zeromq with high latency

Solution for zeromq with high latency
is Given Below:

I’m trying to run a local, low latency control loop with zeromq using the PUB / SUB pattern.

However, on different standard Ubuntu LTS installations (from 16.xx – 20.xx) and different PCs all running the default kernel, I experience pretty high latencies between 0.3ms up to > 1ms.

My zeromq version is 4.3.2, the cppzmq version is 4.2 (but I experience the same issue with the node and PHP bindings as well).

Example outputs:

TOPIC                  RECV_US              SEND_US
[datawriter_CPLUSPLUS] 1627690147280.142090 1627690147279.663086
[datawriter_CPLUSPLUS] 1627690147380.287109 1627690147379.824951
[datawriter_CPLUSPLUS] 1627690147480.525879 1627690147480.058105
[datawriter_CPLUSPLUS] 1627690147580.789062 1627690147580.251953
[datawriter_CPLUSPLUS] 1627690147680.885010 1627690147680.388916
[datawriter_CPLUSPLUS] 1627690147781.051025 1627690147780.531982
[datawriter_CPLUSPLUS] 1627690147881.116943 1627690147880.676025
[datawriter_CPLUSPLUS] 1627690147981.365967 1627690147980.818115
[datawriter_CPLUSPLUS] 1627690148081.508057 1627690148080.954102
[datawriter_CPLUSPLUS] 1627690148181.571045 1627690148181.091064
[datawriter_CPLUSPLUS] 1627690148281.747070 1627690148281.235107
[datawriter_CPLUSPLUS] 1627690148381.841064 1627690148381.378906
[datawriter_CPLUSPLUS] 1627690148482.018066 1627690148481.541992
[datawriter_CPLUSPLUS] 1627690148582.245117 1627690148581.775879
[datawriter_CPLUSPLUS] 1627690148682.593018 1627690148681.972900

The output comes from running the following simple publisher and subscriber programs I wrote for debugging:

Publisher

#include "zhelpers.hpp"
#include <future>
#include <iostream>
#include <string>

int main()
{
    zmq::context_t ctx;
    zmq::socket_t publisher(ctx, zmq::socket_type::pub);
    publisher.bind("tcp://127.0.0.1:3000");

    struct timeval time;
    while (true) {
        gettimeofday(&time, NULL);
        unsigned long long microsec = ((unsigned long long)time.tv_sec * 1000000) + time.tv_usec;
        std::string string = std::to_string(microsec/1E3);
        zmq::message_t message(string.size());
        std::memcpy (message.data(), string.data(), string.size());

        publisher.send(zmq::str_buffer("datawriter_CPLUSPLUS"), zmq::send_flags::sndmore);
        publisher.send(message);
        std::this_thread::sleep_for(std::chrono::milliseconds(100));
    }
}

Subscriber


#include "zhelpers.hpp"
#include <future>
#include <iostream>
#include <string>

int main () {
    zmq::context_t context(1);
    zmq::socket_t subscriber (context, ZMQ_SUB);
    subscriber.connect("tcp://localhost:3000");
    subscriber.setsockopt( ZMQ_SUBSCRIBE, "datalogger_CPLUSPLUS", 1);
    
    struct timeval time;

    while (1) {
        std::string address = s_recv (subscriber);
        std::string contents = s_recv (subscriber);
        
        gettimeofday(&time, NULL);
        unsigned long long microsec = ((unsigned long long)time.tv_sec * 1000000) + time.tv_usec;
        std::string string = std::to_string(microsec/1E3);


        std::cout << "[" << address << "] " << string << " " << contents << std::endl;
    }
    return 0;
}

My target latency is below 100 microseconds instead of the current 300 – 1300 microseconds.
The above latencies look extremely high to me and I’m a bit out of ideas if this is an issue with my zeromq, the implementation or my system / kernel configuration.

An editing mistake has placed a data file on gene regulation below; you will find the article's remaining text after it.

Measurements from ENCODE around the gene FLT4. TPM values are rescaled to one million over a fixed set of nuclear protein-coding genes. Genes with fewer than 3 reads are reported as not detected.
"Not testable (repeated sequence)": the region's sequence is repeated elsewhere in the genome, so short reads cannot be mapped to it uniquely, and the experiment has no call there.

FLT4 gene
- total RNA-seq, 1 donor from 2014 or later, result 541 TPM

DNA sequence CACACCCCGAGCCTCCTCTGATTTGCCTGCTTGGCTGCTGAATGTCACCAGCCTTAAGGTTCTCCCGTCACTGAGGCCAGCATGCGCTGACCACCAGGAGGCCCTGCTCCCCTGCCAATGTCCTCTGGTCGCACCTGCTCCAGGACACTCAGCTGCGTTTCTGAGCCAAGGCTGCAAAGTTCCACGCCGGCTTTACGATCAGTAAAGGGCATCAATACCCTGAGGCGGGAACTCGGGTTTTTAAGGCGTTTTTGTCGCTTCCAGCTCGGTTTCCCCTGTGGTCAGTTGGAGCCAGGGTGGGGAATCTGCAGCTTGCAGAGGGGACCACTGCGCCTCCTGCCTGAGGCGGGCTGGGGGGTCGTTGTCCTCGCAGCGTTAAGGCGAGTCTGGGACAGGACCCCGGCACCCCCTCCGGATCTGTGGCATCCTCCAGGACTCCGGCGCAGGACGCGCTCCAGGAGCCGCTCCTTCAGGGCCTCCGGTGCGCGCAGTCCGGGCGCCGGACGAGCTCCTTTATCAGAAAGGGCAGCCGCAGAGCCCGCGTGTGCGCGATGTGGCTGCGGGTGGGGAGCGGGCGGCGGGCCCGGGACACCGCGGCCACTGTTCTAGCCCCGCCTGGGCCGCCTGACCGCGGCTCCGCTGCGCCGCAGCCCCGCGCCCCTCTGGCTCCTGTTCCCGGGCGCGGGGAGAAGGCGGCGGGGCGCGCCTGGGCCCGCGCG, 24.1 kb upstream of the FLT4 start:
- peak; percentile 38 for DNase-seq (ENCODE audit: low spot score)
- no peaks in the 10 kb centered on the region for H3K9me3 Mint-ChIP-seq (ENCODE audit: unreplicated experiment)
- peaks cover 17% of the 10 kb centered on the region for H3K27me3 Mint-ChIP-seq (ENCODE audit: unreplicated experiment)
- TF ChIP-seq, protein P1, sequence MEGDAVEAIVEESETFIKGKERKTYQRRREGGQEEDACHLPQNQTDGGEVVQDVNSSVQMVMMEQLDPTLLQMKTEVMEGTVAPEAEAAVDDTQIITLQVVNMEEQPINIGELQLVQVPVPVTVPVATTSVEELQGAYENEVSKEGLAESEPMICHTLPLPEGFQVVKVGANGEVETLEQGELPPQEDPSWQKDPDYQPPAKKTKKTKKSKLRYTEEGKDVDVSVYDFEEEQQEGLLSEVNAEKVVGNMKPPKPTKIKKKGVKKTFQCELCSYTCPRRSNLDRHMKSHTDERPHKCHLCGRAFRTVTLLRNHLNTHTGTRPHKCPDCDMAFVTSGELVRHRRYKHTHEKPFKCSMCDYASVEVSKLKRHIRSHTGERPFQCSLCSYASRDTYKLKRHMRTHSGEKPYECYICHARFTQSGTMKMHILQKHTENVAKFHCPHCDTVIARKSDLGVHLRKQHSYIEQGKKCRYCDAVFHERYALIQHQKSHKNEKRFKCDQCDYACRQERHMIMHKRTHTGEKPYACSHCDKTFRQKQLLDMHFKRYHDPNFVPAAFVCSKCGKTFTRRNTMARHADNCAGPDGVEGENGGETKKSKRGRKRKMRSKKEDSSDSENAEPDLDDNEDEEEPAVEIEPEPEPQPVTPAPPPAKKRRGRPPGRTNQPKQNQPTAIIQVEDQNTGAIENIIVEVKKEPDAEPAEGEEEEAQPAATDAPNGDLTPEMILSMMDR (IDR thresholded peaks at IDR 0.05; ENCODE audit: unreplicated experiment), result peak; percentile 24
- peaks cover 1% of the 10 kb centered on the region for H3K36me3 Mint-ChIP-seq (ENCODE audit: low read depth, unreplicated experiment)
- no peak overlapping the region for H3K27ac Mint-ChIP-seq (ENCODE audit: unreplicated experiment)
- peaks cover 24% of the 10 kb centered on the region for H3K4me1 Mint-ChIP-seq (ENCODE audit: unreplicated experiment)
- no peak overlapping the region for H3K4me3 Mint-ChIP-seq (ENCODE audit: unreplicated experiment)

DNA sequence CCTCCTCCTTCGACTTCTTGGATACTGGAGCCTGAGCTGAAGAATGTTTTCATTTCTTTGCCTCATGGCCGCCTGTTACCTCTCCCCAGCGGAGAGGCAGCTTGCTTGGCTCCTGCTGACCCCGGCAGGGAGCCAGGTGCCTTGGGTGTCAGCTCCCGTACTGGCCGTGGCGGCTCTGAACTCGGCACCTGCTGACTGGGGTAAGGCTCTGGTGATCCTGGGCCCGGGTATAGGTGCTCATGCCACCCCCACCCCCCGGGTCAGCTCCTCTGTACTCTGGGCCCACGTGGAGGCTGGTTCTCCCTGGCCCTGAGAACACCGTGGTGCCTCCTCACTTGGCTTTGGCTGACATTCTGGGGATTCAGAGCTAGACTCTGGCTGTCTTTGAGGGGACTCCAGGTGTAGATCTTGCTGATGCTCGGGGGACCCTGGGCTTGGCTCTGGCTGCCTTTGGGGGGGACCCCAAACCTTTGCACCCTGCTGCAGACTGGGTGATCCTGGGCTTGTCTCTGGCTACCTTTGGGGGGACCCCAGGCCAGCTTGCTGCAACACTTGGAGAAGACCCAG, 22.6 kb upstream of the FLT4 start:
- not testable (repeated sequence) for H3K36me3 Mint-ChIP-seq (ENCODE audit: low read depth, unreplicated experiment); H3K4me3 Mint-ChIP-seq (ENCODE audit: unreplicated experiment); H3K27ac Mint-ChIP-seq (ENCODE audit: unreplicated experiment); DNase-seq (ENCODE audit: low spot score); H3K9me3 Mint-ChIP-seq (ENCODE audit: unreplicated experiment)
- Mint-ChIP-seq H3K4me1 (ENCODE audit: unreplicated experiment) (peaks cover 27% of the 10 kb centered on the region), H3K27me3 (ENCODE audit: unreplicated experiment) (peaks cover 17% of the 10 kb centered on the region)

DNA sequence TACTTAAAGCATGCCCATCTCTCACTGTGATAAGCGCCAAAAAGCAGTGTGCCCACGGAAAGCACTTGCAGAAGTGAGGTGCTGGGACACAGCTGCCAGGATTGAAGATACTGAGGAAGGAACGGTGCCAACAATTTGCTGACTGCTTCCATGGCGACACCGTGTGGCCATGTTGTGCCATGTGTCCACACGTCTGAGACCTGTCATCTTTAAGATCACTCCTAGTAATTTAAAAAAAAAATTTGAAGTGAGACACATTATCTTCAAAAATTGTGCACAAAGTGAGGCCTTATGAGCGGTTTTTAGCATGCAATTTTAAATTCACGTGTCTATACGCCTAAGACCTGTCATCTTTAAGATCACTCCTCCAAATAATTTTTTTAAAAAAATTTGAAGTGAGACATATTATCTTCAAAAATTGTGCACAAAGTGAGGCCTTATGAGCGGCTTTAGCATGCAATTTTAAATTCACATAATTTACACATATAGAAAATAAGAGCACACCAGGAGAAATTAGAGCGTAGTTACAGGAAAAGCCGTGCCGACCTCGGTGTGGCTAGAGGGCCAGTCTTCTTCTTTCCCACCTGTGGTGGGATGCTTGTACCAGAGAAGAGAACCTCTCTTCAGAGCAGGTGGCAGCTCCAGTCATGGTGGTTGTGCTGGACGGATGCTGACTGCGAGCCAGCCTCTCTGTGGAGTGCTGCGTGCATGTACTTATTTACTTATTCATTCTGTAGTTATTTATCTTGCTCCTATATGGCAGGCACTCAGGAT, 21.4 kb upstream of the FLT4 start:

ADDED

This is my machine’s context switch times which are pretty consistent throughout different runs:

./cpubench.sh
model name : AMD Ryzen 7 PRO 4750U with Radeon Graphics
1 physical CPUs, 8 cores/CPU, 2 hardware threads/core = 16 hw threads total
-- No CPU affinity --
10000000 system calls in 874207825ns (87.4ns/syscall)
2000000 process context switches in 4237346473ns (2118.7ns/ctxsw)
2000000  thread context switches in 4877734722ns (2438.9ns/ctxsw)
2000000  thread context switches in 318133810ns (159.1ns/ctxsw)
-- With CPU affinity --
10000000 system calls in 525663616ns (52.6ns/syscall)
2000000 process context switches in 2814706665ns (1407.4ns/ctxsw)
2000000  thread context switches in 2402846574ns (1201.4ns/ctxsw)
2000000  thread context switches in 407292570ns (203.6ns/ctxsw)

And this is a simple PHP redis script on a default installation local redis-server, having multiple times lower latency (<100us – 400us) than any c++/php/node zeromq implementation I could achieve:

1627695114039.4 1627695114039.2
1627695114139.8 1627695114139.6
1627695114240.1 1627695114239.9
1627695114340.3 1627695114340.2
1627695114440.5 1627695114440.3
1627695114540.7 1627695114540.6
1627695114640.9 1627695114640.8
1627695114741.2 1627695114741.1

The latency you’re measuring is from the call to gettimeofday() in the publisher, to the gettimeofday() in the subscriber. It is going to be varied by the differences between the two PC’s RTCs which, even if syncd with something like ntpd, are not going to be perfectly aligned. If you had the subscriber reflect the message back down another socket, then the publisher would be able to measure the round trip time.

Having said that, I would not expect latencies better than what you’re measuring on any data exchange via Ethernet, regardless. The traffic is too much at the mercy of everything else that is going on in the network, and in the PC’s concerned. If you need to guarantee one PC will react within 100us of an event on another PC, Ethernet / TCPIP / Linux / a PC is probably the wrong technology to use.

For example, if your PC’s CPU decides to change voltage / clock modes, the whole PC can stop for way, way longer than 100us whilst that is happening. I’ve seen some Xeon systems have whole-machine pauses for 300ms whilst such CPU mode changes happen. Such things are beyond the OS’es ability to control – it’s down at the firmware layer.